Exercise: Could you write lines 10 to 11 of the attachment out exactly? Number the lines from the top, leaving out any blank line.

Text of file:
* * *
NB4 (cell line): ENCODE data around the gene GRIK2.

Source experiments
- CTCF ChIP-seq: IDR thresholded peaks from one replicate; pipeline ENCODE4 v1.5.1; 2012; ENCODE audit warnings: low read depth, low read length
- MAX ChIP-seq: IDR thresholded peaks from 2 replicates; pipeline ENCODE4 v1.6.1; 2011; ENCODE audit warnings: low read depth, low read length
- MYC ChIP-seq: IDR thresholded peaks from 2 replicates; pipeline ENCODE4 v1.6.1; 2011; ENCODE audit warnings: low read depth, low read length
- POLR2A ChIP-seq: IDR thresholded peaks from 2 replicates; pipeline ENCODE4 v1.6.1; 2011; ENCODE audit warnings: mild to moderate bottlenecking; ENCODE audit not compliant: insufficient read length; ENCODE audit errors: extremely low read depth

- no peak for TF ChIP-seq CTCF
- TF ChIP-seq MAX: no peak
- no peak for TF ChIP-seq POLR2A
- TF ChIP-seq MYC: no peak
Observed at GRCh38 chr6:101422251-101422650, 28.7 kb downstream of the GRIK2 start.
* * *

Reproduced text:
- TF ChIP-seq MYC: no peak
Observed at GRCh38 chr6:101422251-101422650, 28.7 kb downstream of the GRIK2 start.